Written by James McDonald

July 15, 2016

A while ago I blogged about a Control system that commits a C Struct to a file on a disk and then reads the file and enters the C Struct data back into the control system.

The operators started noticing inconsistent behaviours.

And so I have had to investigate. After much trial and error I found a quirk that is unique to Windows C Implementations that was causing an issue. It relates to how fwrite and fread write and read data to and from disk.

Basically the file was being written and any special characters it saw that it thought were \n characters e.g. 0A it was adding the (correct for windows) matching carriage return \r 0x0D character. Which effected the offset at which the data was written and made things wrong, really wrong, when it was then opened for reading.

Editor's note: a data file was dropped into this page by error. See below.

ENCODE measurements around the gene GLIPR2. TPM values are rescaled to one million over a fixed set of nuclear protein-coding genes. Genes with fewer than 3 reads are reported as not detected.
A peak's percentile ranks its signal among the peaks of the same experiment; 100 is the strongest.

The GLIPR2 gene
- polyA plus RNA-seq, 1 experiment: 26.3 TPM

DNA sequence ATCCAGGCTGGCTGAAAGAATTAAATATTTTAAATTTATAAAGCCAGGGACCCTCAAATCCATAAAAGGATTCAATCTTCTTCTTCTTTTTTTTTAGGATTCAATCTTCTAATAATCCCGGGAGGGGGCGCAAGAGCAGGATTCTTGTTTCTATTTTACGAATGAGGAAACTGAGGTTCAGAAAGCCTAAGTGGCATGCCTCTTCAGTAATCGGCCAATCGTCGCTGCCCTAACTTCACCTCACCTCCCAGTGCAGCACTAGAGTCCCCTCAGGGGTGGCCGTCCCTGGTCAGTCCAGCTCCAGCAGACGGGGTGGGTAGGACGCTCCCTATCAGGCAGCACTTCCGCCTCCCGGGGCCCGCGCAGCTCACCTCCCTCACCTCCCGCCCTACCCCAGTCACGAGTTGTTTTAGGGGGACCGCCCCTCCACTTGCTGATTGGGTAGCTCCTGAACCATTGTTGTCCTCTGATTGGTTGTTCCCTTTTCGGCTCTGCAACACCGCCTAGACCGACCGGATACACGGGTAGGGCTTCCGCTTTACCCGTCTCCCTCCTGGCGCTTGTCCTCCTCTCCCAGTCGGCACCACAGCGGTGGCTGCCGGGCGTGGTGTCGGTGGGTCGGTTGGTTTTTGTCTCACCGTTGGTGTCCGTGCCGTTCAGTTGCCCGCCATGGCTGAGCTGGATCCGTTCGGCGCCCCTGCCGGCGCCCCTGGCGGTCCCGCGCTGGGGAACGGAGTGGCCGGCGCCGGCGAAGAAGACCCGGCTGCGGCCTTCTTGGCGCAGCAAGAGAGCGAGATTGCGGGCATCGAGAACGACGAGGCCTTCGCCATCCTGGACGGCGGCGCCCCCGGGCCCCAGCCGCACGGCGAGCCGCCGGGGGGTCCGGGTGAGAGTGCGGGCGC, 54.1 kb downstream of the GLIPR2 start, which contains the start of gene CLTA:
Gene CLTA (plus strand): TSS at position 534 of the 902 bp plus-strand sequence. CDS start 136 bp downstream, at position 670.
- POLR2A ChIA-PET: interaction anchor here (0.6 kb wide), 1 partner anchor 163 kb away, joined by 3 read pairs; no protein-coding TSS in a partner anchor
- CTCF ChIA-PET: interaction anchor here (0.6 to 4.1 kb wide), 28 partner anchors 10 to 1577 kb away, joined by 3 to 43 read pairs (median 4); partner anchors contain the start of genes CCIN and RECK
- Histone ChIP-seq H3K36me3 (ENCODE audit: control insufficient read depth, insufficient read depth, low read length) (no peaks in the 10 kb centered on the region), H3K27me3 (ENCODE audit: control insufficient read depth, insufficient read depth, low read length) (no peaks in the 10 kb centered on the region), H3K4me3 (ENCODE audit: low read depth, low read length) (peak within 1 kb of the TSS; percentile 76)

The solution was a change to the fopen calls.

f = fopen(filename, "r"); // before
f = fopen(filename, "rb"); // for reading
f = fopen(filename, "w"); // before
f = fopen(filename, "wb"); // for writing

So once you change the fopen to rb or wb then the fwrite or fread will avoid doing any translation and just write/read the values as they are.

Here is an example of file written with f = fopen(filename, “w”);  Note the extra byte at the end of the file.

Screen Shot 2016-07-15 at 6.09.12 PM

Here is an example of file written with f = fopen(filename, “wb”);

Notice how although an 0A character appears in the data on line 640 in the first block of bytes fwrite doesn’t try and make it windows line ends by adding a 0D and thus the values maintain their correct offsets and can be read correctly back into the control system.

Screen Shot 2016-07-15 at 6.28.34 PM


CR = 0x0D = \015 = \r

LF = 0x0A = \012 = \n



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